5/5
  2. bookwomanjoan
    Oak Harbor, WA
    Age: Over 65
    Gender: Female
    3 Stars Out Of 5
    Facts and figures emphasis
    January 8, 2018
    bookwomanjoan
    Oak Harbor, WA
    Age: Over 65
    Gender: Female
    Quality: 3
    Value: 4
    Meets Expectations: 2
    I like the authors' emphasis on a fit church as opposed to a healthy church. They draw the parallel to a healthy human, with low blood pressure and cholesterol levels, who is unfit and can't do physical activity. They identify five fitness levels of churches: beginner, novice, intermediate, advanced, and elite. Fit churches must be strong, able to endure, be flexible, and eat right (from the Word). Being a fit church requires being intentional and having discipline.

    The authors go through the twelve characteristics of a fit church, including a Plan of Action for each fitness level of churches. They also include guidelines for developing ministry, such as effective evangelism. They give many church success stories and some enlightening stories of churches not being successful.

    I liked some of their insights. For example, some churches assume, in error, that having building in the community makes them present in the community. (Loc 671/3396) They also note that some churches learn to function well with their dysfunctions, their dysfunctions becoming the norm. (Loc 244/3396)

    I did not like the emphasis on the paid staff. Paid staff is to be the financial priority in the church's budget. (Loc 1108/3396) The pastor is described as the SEO (spiritual executive officer) of the church. He is responsible for hearing from God and setting the vision for the church. (Loc 2025/3396) Lay people, I guess, are not invited to be part of the discerning process. I think that emphasis sends the wrong message to lay people who often minister several times a week in addition to their 9 to 5 job. This especially hurts when the pastor's salary and benefits are far above the average income of the lay people. Lay people are quick to conclude that they are not important. The authors had previously written, "Becoming a fit church is directly proportional to the degree the people of God are active in ministry." (Loc 879/3396) Pastors and their visions come and go. It is ultimately the lay people who keep the church moving toward fitness.

    Another area of the book puzzled me. When the authors write about worship, they include lots of characteristics and strategies. They recommend development by a team, evaluation, planning, paying attention to things like pace and flow, being culturally relevant, being Christ exalting, and more. The authors never mention intentionally seeking what pleases God in worship nor praying to God to ask the Spirit to lead the worship planning process.

    The authors have left the importance of prayer to the last quarter of the book. I would rather have had prayer emphasized at the beginning of the book, as an initial foundation, not near the end. But then, this book is pretty much a facts and figures kind of book. For example, the authors describe the baseline of the health of a church as the number of salvations, baptisms, and funds invested in disciple-making initiatives. (Loc 1920/3396)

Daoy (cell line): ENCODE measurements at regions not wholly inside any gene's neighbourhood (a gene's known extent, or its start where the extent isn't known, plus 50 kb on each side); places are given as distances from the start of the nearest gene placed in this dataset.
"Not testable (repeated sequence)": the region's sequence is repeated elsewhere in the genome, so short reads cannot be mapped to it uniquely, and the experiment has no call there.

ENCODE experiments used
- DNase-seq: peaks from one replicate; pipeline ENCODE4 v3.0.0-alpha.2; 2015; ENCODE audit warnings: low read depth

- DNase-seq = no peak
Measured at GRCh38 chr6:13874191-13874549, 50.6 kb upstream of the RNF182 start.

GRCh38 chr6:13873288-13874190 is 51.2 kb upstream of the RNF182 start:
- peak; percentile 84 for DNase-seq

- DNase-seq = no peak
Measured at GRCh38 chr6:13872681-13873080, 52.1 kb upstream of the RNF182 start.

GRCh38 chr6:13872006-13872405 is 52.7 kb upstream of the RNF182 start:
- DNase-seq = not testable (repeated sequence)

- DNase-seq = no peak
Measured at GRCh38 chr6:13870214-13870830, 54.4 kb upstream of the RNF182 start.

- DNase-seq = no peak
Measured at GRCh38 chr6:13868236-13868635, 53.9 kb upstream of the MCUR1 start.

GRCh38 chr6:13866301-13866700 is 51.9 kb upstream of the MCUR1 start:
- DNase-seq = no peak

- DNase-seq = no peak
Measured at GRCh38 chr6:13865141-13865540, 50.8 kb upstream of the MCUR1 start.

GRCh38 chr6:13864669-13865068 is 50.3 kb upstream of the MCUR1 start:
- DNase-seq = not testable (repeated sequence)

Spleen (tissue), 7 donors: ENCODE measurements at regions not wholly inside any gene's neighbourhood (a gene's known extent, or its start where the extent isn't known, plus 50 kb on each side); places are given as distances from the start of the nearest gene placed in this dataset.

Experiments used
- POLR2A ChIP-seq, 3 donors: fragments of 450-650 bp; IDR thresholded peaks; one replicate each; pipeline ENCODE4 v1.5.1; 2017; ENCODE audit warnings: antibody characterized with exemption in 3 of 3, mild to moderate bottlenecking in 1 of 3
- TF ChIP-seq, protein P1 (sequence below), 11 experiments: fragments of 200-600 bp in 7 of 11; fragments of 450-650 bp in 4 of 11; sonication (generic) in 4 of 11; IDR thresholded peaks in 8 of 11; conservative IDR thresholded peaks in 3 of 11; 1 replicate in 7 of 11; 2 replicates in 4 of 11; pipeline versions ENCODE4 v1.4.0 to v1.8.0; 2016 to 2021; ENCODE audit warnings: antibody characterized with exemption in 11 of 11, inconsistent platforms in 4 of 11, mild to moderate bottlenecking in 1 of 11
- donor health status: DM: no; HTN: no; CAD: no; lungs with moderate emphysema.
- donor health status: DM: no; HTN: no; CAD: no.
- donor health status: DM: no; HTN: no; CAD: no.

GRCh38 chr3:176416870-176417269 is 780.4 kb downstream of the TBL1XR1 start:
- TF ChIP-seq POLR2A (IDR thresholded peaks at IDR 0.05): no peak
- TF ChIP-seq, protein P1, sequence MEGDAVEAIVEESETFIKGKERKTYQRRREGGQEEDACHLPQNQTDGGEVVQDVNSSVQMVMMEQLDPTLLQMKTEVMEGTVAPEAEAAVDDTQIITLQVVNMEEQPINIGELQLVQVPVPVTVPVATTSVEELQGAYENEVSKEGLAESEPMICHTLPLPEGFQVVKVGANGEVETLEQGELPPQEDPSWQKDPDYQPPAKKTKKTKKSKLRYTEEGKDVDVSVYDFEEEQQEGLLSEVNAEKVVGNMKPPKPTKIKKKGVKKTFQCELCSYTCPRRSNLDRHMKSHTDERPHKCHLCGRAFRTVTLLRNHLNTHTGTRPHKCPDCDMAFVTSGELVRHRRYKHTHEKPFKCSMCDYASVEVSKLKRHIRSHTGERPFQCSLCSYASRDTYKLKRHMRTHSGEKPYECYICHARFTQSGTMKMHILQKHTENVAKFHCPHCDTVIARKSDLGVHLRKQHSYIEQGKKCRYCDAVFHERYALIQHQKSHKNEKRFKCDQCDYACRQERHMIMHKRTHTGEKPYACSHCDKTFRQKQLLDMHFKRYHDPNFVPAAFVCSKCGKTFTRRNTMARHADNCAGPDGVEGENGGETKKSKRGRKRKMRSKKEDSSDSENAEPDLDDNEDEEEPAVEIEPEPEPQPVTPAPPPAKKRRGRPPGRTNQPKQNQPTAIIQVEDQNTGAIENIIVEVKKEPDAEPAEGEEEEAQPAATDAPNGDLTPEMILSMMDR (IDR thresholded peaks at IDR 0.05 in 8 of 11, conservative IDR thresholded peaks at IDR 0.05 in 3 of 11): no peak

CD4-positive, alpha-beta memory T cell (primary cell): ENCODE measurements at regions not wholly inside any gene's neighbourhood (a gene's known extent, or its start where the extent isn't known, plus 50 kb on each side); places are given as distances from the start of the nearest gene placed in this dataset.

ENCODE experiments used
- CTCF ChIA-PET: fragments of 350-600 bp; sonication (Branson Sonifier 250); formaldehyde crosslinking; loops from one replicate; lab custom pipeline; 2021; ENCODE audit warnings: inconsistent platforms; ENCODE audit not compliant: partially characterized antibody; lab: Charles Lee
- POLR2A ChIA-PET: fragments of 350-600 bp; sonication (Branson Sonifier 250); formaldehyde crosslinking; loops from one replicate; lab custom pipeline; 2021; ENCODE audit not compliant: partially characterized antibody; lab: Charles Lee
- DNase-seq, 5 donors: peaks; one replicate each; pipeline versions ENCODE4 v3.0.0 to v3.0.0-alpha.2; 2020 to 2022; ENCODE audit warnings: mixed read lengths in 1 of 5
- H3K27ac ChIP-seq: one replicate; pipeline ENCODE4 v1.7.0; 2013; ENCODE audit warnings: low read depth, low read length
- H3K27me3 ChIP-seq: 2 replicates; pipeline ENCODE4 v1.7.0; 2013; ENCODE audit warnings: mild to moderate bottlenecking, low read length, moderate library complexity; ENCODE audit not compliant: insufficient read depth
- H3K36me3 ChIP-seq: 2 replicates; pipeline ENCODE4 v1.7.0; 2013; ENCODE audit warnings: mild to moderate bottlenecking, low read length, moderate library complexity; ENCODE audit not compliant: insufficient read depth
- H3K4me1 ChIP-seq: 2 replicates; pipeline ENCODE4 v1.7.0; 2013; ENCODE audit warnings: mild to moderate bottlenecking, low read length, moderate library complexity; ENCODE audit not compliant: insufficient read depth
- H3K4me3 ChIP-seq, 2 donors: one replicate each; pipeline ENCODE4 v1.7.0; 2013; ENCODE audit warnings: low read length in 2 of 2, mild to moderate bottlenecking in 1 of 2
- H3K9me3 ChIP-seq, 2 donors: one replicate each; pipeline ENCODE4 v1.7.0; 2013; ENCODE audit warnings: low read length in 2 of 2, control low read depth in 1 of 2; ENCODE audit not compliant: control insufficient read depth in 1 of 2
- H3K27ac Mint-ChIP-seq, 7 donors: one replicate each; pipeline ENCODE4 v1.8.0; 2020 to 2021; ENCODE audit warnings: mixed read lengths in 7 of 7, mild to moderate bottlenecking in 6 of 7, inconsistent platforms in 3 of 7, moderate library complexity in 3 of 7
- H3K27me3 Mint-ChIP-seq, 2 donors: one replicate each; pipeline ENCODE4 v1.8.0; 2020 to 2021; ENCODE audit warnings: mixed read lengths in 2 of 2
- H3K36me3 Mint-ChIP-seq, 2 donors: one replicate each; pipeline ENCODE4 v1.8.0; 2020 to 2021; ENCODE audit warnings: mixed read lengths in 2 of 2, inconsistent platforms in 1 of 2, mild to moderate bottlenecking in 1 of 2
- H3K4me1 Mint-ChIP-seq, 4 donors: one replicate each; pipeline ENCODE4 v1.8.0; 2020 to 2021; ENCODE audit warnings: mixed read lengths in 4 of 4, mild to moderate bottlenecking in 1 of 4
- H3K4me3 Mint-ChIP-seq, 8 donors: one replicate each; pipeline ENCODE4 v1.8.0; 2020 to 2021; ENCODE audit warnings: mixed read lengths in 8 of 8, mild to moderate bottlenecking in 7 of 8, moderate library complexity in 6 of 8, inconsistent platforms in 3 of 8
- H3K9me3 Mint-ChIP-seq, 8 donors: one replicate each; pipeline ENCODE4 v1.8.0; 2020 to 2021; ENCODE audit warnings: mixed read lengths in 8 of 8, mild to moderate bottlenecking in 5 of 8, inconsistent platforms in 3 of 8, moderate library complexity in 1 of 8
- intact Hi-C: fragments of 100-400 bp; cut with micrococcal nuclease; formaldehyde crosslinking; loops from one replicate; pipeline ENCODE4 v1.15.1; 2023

For a book on the church to be really effective, I think it needs to be meaningful in all nations and cultures. It seems like this book concentrates on American churches. A fit Chinese underground church probably would not consider hiring a sound technician as part of their worship ministry, let alone even have a building that required sound. A pastor in Africa probably would not be able to plan out his sermons a year in advance nor think about hiring a paid worship staff person.

    I did realize a couple of truths in reading this book. I found out that being a fit church takes a great deal of intentionality and work. It is not going to happen by accident. Just the development of lay ministry, including mentoring and encouraging, would be a full time volunteer job. I also understand that my discomfort with some churches has been because they were not fit.

    I do recommend this book to lay people and paid church staff to get a good idea of what a fit church is like. There is a great deal of informative material in this book. Potential readers need to realize, however, that "fit church leaders" (Loc 1117/3396) may be few in number and not a reasonable expectation for your church. It may be up to you as a lay person to initiate the movement of your church to fitness. This book will give you a good start on that journey. I would recommend that you read this book along with another one that emphasizes the spiritual nature of a healthy or fit church.

    This is a critical review from a lay person who has been active in churches for fifty years, on church boards, director of adult education, teaching adults classes (often twice a week), all while working full time at the small Christian bookstore I owned. My criticism of the emphasis on paid staff arises from the year our church was without pastoral staff. I was on the church board during that year, chair of the deacons. We had more people involved in ministry that year than I had ever seen. People stepped up and volunteered to preach, to lead worship, to lead ministries. People later told us they had never seen the church function so smoothly. It can be done if the lay people are well informed and included in every aspect of decision making, including seeking God for vision and direction.

    I received a complimentary egally of this book from the publisher. My comments are an independent and honest review.